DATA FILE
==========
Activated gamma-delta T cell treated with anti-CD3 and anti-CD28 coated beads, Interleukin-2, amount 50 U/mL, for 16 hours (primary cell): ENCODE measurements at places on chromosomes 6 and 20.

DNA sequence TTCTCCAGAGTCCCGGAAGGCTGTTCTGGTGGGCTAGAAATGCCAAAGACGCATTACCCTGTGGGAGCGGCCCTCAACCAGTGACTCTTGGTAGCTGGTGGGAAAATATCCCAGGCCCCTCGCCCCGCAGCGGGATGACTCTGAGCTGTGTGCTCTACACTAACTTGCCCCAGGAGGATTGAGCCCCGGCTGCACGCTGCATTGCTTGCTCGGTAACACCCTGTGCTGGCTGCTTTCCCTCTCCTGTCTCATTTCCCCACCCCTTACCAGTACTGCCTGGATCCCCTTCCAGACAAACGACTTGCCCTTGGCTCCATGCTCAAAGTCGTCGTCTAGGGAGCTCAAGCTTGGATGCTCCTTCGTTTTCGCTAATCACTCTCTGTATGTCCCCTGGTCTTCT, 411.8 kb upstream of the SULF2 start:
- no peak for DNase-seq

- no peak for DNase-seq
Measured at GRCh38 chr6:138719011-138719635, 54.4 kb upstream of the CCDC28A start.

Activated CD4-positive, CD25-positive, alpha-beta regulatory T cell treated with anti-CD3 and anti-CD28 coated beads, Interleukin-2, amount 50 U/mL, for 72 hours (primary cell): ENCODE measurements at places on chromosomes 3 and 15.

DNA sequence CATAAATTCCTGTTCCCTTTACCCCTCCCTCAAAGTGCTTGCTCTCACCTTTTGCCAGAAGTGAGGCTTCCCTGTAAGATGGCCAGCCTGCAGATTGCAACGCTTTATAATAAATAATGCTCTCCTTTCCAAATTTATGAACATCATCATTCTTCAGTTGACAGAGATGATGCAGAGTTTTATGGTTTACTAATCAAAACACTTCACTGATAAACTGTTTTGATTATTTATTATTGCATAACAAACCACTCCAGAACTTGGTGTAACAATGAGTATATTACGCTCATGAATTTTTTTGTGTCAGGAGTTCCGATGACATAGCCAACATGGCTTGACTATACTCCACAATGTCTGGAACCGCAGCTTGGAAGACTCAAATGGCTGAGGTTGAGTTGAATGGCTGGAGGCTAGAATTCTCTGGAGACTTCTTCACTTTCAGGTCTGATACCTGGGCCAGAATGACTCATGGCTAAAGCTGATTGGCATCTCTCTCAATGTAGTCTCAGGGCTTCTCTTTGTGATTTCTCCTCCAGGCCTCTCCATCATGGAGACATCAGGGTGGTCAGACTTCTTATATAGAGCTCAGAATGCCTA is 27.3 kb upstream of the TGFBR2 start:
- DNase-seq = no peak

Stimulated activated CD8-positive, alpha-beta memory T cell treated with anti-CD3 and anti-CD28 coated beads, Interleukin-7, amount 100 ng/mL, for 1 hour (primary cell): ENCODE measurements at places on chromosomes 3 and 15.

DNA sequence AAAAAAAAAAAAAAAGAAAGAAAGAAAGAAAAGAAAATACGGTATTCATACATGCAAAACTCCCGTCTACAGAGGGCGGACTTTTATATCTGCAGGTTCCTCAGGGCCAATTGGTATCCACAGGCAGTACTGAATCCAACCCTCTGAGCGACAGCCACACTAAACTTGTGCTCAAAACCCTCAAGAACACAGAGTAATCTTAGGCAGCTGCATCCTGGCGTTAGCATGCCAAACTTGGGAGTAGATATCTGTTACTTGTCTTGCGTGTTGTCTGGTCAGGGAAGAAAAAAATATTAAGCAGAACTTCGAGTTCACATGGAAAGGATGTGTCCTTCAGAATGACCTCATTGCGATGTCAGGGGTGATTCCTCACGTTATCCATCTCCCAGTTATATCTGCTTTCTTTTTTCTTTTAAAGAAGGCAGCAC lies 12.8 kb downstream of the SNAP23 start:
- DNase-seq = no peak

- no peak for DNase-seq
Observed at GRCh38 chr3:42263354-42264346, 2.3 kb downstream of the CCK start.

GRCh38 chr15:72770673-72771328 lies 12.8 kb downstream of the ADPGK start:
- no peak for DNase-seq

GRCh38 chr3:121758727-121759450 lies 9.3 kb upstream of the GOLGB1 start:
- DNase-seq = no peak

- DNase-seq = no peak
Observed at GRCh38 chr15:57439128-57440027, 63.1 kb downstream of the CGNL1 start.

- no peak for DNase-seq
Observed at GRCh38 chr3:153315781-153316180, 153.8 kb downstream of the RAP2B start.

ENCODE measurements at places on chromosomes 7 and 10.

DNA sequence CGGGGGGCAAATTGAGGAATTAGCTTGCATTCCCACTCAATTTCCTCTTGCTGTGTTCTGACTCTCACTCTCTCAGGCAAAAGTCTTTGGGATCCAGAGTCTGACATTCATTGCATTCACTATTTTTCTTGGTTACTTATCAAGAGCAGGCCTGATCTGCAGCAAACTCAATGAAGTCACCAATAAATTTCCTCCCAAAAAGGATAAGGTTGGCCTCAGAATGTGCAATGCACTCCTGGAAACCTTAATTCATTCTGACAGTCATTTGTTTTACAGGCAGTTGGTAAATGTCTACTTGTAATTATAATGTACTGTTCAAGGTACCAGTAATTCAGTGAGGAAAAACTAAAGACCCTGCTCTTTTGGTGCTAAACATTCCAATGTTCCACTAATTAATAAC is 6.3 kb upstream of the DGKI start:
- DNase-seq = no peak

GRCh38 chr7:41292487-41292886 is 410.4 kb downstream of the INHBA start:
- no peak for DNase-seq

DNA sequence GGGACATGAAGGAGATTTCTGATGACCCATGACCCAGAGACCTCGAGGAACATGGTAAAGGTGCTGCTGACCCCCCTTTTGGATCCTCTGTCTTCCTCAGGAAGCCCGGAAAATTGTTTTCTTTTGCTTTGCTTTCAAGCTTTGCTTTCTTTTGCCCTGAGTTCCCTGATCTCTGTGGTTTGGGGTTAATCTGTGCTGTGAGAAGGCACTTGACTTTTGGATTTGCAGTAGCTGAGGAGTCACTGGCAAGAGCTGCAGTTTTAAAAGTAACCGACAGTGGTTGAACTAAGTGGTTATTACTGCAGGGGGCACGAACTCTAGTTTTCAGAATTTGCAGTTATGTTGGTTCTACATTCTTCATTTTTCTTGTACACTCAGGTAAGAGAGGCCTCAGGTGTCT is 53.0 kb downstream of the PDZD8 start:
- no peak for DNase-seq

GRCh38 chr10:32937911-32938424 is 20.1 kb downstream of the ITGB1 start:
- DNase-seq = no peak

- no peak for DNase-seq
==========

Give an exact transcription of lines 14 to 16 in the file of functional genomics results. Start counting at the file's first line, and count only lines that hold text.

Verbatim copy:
GRCh38 chr15:72770673-72771328 lies 12.8 kb downstream of the ADPGK start:
- no peak for DNase-seq

GRCh38 chr3:121758727-121759450 lies 9.3 kb upstream of the GOLGB1 start: